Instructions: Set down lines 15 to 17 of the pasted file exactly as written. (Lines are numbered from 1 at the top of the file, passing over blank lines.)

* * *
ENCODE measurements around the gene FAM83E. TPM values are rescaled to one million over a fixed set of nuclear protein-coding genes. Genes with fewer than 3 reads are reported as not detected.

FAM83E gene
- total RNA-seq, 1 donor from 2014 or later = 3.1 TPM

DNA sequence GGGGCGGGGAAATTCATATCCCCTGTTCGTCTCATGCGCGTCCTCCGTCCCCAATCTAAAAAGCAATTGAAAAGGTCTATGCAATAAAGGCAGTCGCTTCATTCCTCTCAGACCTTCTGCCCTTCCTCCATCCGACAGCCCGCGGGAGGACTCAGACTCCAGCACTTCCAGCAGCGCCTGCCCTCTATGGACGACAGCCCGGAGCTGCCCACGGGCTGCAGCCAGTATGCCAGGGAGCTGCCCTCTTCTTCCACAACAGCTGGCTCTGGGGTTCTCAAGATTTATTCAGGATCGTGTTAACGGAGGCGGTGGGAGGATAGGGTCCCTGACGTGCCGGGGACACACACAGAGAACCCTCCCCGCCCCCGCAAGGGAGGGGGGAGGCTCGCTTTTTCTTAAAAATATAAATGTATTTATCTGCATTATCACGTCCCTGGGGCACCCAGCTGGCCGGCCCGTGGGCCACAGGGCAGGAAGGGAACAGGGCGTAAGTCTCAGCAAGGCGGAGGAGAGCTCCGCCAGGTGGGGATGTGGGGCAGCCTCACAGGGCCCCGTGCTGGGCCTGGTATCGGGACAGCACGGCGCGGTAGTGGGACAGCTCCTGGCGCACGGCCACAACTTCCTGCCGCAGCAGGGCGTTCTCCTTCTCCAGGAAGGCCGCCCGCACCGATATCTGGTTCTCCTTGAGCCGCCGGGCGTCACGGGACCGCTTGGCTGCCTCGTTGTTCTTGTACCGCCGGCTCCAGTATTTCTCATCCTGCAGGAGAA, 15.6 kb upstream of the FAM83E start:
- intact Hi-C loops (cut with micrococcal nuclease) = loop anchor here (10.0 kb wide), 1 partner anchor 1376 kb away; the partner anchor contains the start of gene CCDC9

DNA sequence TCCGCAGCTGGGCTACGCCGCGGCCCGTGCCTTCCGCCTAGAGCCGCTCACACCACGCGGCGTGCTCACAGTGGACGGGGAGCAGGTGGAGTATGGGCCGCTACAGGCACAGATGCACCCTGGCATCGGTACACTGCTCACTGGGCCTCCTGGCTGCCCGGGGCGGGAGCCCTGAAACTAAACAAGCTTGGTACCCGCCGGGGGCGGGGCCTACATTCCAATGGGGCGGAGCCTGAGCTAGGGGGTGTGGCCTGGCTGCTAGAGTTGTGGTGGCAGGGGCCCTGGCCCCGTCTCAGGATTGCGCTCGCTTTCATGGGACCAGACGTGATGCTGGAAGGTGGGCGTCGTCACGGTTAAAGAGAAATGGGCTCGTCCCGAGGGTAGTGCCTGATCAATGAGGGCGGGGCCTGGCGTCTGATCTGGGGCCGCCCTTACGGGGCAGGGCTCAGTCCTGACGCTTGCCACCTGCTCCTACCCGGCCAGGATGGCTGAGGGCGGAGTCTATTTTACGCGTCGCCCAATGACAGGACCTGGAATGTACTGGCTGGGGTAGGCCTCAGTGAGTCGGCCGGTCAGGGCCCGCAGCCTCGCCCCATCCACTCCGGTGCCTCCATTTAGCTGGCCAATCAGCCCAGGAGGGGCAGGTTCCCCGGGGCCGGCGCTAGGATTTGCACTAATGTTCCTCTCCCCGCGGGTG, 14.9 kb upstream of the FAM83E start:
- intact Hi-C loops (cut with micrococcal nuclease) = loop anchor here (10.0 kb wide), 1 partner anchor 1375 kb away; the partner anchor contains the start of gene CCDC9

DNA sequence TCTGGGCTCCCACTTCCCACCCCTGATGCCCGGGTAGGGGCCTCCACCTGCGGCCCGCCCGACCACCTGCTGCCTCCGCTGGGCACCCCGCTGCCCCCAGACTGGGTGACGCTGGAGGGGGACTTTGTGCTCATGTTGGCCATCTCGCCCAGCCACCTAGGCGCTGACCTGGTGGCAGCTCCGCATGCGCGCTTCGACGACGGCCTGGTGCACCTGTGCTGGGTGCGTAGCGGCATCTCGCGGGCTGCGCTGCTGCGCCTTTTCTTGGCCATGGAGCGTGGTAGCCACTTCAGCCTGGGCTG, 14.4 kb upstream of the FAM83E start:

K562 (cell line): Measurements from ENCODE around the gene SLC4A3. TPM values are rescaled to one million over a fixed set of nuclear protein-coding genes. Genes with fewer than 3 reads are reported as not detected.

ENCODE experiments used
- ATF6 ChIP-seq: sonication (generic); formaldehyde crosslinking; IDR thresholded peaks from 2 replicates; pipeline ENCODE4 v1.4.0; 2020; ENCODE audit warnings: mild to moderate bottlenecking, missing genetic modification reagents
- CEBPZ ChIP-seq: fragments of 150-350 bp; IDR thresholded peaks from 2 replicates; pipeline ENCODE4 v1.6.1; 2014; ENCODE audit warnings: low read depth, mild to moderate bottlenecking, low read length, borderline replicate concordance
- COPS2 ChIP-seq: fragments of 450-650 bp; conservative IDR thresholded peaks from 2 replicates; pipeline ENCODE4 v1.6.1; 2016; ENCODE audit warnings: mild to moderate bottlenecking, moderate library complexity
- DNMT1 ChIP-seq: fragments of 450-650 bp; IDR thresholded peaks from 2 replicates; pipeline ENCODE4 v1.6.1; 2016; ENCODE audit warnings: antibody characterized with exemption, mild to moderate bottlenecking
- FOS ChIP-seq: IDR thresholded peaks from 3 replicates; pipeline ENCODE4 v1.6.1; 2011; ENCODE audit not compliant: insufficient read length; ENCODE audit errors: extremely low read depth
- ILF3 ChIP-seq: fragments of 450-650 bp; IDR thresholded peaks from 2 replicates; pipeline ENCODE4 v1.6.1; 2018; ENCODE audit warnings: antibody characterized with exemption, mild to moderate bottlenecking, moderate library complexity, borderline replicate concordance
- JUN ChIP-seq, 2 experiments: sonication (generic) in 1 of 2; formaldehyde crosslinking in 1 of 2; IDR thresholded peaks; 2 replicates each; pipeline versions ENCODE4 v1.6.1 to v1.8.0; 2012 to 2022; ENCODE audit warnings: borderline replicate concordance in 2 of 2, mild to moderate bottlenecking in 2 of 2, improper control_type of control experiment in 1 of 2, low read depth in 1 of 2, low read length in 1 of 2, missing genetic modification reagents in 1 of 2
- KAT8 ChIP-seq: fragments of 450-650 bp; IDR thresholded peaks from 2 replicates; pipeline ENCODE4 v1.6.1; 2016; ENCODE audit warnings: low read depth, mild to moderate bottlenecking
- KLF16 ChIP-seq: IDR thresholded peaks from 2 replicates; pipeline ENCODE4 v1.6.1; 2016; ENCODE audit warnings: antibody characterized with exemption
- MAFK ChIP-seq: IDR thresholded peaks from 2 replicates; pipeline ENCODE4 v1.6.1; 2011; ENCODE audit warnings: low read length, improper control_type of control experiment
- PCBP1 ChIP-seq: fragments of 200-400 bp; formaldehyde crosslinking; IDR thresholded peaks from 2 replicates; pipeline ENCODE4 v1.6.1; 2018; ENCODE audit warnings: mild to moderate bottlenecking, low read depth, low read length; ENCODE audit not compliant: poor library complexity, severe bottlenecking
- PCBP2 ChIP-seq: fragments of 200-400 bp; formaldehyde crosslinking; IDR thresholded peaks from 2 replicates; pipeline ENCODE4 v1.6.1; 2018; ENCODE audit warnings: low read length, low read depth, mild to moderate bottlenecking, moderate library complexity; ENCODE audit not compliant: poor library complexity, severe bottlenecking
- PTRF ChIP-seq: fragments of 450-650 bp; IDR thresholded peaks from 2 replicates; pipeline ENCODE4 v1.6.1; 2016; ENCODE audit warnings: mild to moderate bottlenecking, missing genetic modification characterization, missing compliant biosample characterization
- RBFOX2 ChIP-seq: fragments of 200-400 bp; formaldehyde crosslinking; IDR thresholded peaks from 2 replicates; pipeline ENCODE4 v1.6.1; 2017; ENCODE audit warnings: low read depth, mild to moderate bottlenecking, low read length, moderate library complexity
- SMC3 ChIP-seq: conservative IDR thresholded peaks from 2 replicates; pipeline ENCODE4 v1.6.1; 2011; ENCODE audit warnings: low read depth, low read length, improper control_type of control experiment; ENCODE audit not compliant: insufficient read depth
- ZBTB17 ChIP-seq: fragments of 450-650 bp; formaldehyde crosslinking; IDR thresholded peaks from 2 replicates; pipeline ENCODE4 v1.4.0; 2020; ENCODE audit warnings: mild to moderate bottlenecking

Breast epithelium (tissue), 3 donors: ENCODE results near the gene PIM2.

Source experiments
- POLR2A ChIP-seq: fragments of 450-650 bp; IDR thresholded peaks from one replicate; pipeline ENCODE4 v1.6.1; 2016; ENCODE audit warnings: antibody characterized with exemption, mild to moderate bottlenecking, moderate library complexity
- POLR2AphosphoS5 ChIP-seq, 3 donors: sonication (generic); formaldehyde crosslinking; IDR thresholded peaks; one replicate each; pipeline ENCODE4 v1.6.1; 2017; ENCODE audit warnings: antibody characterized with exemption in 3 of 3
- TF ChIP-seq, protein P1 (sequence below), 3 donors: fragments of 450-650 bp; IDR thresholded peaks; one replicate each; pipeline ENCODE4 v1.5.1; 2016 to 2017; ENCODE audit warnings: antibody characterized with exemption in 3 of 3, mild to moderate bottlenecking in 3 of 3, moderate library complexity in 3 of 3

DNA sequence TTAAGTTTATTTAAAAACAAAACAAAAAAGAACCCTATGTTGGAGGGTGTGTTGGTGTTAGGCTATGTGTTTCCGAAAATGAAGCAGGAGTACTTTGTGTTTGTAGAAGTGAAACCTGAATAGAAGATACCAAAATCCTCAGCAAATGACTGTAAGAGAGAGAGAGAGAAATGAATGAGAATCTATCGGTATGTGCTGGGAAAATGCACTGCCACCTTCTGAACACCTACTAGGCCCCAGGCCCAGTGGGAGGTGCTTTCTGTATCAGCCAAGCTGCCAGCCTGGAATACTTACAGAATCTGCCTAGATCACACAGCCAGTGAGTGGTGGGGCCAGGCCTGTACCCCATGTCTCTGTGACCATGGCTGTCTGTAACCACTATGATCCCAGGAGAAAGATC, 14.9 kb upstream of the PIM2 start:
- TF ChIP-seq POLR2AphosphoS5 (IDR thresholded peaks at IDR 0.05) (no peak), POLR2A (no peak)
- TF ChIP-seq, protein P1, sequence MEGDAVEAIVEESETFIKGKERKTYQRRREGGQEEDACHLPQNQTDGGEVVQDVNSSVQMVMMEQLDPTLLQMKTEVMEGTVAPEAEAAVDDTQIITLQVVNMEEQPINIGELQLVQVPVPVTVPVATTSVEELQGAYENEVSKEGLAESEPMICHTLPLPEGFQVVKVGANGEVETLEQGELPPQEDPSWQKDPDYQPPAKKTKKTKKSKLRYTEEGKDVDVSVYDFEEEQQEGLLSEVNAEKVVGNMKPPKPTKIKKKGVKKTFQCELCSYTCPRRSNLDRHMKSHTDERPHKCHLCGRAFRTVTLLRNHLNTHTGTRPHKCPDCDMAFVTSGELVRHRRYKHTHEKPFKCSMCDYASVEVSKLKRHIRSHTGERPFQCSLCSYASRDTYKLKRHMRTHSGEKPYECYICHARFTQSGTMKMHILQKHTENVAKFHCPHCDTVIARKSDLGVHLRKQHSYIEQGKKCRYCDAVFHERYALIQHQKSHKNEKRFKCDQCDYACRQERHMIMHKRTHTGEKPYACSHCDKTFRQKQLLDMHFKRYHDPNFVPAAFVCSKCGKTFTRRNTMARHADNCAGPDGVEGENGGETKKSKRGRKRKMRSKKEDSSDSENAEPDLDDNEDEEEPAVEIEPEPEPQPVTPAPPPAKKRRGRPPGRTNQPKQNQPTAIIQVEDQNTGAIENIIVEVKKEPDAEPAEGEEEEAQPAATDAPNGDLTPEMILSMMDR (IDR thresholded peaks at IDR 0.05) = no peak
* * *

- FOS ChIP-seq: IDR thresholded peaks from 3 replicates; pipeline ENCODE4 v1.6.1; 2011; ENCODE audit not compliant: insufficient read length; ENCODE audit errors: extremely low read depth
- ILF3 ChIP-seq: fragments of 450-650 bp; IDR thresholded peaks from 2 replicates; pipeline ENCODE4 v1.6.1; 2018; ENCODE audit warnings: antibody characterized with exemption, mild to moderate bottlenecking, moderate library complexity, borderline replicate concordance
- JUN ChIP-seq, 2 experiments: sonication (generic) in 1 of 2; formaldehyde crosslinking in 1 of 2; IDR thresholded peaks; 2 replicates each; pipeline versions ENCODE4 v1.6.1 to v1.8.0; 2012 to 2022; ENCODE audit warnings: borderline replicate concordance in 2 of 2, mild to moderate bottlenecking in 2 of 2, improper control_type of control experiment in 1 of 2, low read depth in 1 of 2, low read length in 1 of 2, missing genetic modification reagents in 1 of 2